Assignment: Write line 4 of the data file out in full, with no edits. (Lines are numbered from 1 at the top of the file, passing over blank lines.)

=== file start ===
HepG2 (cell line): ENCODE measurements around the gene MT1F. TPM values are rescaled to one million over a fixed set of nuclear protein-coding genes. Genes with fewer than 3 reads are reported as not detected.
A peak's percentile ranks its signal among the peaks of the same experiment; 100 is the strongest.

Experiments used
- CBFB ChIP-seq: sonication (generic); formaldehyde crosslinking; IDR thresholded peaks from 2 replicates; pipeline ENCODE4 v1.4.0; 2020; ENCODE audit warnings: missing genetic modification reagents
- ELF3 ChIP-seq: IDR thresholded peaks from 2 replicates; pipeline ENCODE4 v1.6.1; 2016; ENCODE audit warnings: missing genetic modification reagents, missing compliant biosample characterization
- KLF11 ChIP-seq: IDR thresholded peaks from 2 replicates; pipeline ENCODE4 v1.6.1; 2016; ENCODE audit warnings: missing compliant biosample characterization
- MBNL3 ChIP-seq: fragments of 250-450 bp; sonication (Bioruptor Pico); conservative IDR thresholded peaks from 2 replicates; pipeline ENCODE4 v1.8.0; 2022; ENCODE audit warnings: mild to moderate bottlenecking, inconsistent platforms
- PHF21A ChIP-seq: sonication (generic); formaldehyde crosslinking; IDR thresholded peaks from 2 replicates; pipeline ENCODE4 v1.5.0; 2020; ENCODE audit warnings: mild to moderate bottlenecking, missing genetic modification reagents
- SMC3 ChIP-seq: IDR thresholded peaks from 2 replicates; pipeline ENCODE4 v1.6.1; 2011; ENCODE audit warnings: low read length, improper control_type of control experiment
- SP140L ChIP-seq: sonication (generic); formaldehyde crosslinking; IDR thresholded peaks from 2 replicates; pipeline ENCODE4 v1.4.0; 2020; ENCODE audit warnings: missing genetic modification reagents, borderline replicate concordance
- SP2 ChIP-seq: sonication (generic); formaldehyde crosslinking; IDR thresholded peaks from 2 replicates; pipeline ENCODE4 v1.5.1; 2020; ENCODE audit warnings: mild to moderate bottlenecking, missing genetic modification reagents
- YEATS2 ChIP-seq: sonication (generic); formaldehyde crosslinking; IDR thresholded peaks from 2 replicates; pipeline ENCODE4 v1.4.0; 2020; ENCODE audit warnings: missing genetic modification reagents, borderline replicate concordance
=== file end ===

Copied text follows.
- CBFB ChIP-seq: sonication (generic); formaldehyde crosslinking; IDR thresholded peaks from 2 replicates; pipeline ENCODE4 v1.4.0; 2020; ENCODE audit warnings: missing genetic modification reagents